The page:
Cyclone Kenneth likely to hit Tanzania, Mozambique this week

SaiyanZ

Executive Member
Joined
Jun 5, 2008
Messages
7,202
#41
https://www.windy.com/

Scary stuff. is it just me or does it look like a 3'rd one is busy forming?
First time I'm seeing this website. What's scary for me are those regions in the southern oceans close to Antartica with wind speeds over 100km/hr. There's one large patch directly south of South Africa with 100km/hr wind speeds and the area it covers is the size of SA.

Oceans look scary.
 

Gordon_R

Executive Member
Joined
Jul 5, 2009
Messages
6,396
#42
First time I'm seeing this website. What's scary for me are those regions in the southern oceans close to Antartica with wind speeds over 100km/hr. There's one large patch directly south of South Africa with 100km/hr wind speeds and the area it covers is the size of SA.

Oceans look scary.
Average wind speeds are highest where the temperature gradients are strongest. The coast of Antarctica is one such place. The opposite is true of the tropics (except for cyclones), and the center of continental landmasses. In general summer winds tend to be less strong than in winter (except for the South Easter in Cape Town!)

There are nicknames for latitudes in the Southern Ocean:
Roaring Forties, Furious Fifties, and Screaming Sixties.
See: https://en.wikipedia.org/wiki/Roaring_Forties
 

AstroTurf

Lucky Shot
Joined
May 13, 2010
Messages
27,079
#45
First time I'm seeing this website. What's scary for me are those regions in the southern oceans close to Antartica with wind speeds over 100km/hr. There's one large patch directly south of South Africa with 100km/hr wind speeds and the area it covers is the size of SA.

Oceans look scary.
Without those winds, we all be dead but yea I would not want to experience them first hand...
 

Geoff.D

Executive Member
Joined
Aug 4, 2005
Messages
9,896
#46
I took a trip once on a small ship used to supply Tristan de Cunha with goods and passenger services from CT in July.
It is one of the scariest things I have ever done. The storms the winds and the size of swells and waves on that portion of the ocean have to be experienced to be believed.
The vessel is a fishing vessel and fish factory ship during the fishing season. Virtually no stabilisers because these would foul the nets.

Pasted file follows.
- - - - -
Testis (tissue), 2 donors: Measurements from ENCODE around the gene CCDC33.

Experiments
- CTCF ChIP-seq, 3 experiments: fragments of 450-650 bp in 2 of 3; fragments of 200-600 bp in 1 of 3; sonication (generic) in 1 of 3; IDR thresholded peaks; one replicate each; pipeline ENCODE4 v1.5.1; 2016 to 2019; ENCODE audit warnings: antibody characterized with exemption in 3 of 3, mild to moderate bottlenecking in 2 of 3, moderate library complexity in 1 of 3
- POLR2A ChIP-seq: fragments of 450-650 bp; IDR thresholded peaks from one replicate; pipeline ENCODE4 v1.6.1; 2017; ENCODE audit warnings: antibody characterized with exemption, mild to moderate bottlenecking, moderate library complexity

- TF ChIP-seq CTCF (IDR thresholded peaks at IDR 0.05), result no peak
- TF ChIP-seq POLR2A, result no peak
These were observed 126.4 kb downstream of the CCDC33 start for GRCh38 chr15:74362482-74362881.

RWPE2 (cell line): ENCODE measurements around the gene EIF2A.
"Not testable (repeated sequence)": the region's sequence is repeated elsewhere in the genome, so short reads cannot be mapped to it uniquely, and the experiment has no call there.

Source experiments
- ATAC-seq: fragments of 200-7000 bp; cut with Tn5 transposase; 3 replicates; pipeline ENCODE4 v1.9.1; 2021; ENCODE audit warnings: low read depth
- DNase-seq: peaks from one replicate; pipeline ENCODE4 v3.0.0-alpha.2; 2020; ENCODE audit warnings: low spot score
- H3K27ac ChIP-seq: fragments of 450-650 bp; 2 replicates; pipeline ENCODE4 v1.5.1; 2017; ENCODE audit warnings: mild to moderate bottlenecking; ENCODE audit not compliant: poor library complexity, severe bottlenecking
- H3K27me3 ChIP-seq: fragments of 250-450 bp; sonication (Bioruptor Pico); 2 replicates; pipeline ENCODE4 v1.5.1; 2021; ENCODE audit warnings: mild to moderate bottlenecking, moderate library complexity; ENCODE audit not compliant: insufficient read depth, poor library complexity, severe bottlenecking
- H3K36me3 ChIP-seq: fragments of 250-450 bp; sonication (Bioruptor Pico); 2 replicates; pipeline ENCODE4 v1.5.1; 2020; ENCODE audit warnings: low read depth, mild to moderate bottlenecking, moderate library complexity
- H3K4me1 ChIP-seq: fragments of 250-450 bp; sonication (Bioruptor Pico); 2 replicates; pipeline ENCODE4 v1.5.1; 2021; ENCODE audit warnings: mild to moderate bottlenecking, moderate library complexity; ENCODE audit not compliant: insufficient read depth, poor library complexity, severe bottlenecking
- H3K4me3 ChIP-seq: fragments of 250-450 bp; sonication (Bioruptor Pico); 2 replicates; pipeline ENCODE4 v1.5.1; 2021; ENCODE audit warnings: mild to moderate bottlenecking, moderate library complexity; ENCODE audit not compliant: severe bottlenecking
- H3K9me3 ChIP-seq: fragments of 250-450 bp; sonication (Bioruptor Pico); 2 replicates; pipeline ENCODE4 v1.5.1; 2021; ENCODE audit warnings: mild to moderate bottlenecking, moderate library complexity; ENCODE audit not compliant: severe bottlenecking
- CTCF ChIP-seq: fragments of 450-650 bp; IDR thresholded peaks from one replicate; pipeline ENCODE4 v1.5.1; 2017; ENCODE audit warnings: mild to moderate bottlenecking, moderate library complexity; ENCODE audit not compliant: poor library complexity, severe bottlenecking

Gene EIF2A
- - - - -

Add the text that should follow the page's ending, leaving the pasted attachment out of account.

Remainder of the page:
One night, after rolling back and forth in my bunk, I got up and went to talk to the officer on watch on the bridge.
Full moon, clear skies just after we had passed through a low-pressure ridge, probably in the centre of the low-pressure cell. Those black water swells towered over the vessel and looked like table mountain was going to fall on the boat. The boat was corkscrewing its way at an engine speed of 14 knots but making less than 1 knot on course.
One huge swell came at us frothing at the top The guy at the wheel frantically spun the wheel but nothing he did made any difference. The vessel leaned over until we were all standing on the side of the bridge hanging on for dear life. When it was all over and the wave had passed, I asked the officer on duty just how far over the boat could go, and all he said was " not much further". I will never forget that mountain of pitch black water approaching the boat and the water breaking over the entire boat we were buried under the water for a good few minutes. Or, that was what it looked like. Decided that yachtsmen are completely crazy.
.
 

AstroTurf

Lucky Shot
Joined
May 13, 2010
Messages
27,079
#47
I took a trip once on a small ship used to supply Tristan de Cunha with goods and passenger services from CT in July.
It is one of the scariest things I have ever done. The storms the winds and the size of swells and waves on that portion of the ocean have to be experienced to be believed.
The vessel is a fishing vessel and fish factory ship during the fishing season. Virtually no stabilisers because these would foul the nets.

One night, after rolling back and forth in my bunk, I got up and went to talk to the officer on watch on the bridge.
Full moon, clear skies just after we had passed through a low-pressure ridge, probably in the centre of the low-pressure cell. Those black water swells towered over the vessel and looked like table mountain was going to fall on the boat. The boat was corkscrewing its way at an engine speed of 14 knots but making less than 1 knot on course.
One huge swell came at us frothing at the top The guy at the wheel frantically spun the wheel but nothing he did made any difference. The vessel leaned over until we were all standing on the side of the bridge hanging on for dear life. When it was all over and the wave had passed, I asked the officer on duty just how far over the boat could go, and all he said was " not much further". I will never forget that mountain of pitch black water approaching the boat and the water breaking over the entire boat we were buried under the water for a good few minutes. Or, that was what it looked like. Decided that yachtsmen are completely crazy.
.
Went snoek fishing with a friend that did it for a living. Never again, I do not like mountains made of water.
 

ponder

Honorary Master
Joined
Jan 22, 2005
Messages
74,658
#48
I took a trip once on a small ship used to supply Tristan de Cunha with goods and passenger services from CT in July.
I kinda feel sorry for the people there as they are pretty much stuck there, wonder how many would leave for the UK if they could, especially the younger ones.
 
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